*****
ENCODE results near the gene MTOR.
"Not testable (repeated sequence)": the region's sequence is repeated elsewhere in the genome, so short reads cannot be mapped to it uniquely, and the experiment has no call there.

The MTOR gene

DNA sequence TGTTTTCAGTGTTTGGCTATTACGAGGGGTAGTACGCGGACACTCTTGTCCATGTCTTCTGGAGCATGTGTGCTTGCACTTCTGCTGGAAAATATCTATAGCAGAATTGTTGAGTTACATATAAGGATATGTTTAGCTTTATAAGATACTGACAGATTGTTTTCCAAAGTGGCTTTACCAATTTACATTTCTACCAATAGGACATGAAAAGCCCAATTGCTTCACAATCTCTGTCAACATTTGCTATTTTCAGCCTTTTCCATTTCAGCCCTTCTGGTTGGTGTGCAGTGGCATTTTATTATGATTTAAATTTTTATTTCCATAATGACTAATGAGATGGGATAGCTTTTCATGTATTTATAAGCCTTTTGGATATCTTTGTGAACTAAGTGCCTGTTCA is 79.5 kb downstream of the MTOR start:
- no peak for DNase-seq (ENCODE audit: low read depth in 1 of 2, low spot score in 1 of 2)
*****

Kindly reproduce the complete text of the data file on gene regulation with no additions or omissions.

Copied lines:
ENCODE results near the gene MTOR.
"Not testable (repeated sequence)": the region's sequence is repeated elsewhere in the genome, so short reads cannot be mapped to it uniquely, and the experiment has no call there.

The MTOR gene

DNA sequence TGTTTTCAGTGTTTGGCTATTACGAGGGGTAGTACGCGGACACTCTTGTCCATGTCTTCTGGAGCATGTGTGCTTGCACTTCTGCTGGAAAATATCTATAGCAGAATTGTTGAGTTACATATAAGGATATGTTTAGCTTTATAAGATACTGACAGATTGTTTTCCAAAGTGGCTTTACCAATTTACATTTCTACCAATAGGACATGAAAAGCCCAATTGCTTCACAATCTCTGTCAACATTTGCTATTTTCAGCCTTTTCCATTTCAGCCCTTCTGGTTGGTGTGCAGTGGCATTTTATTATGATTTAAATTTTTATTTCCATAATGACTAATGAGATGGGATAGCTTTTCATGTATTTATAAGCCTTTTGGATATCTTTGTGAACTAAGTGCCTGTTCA is 79.5 kb downstream of the MTOR start:
- no peak for DNase-seq (ENCODE audit: low read depth in 1 of 2, low spot score in 1 of 2)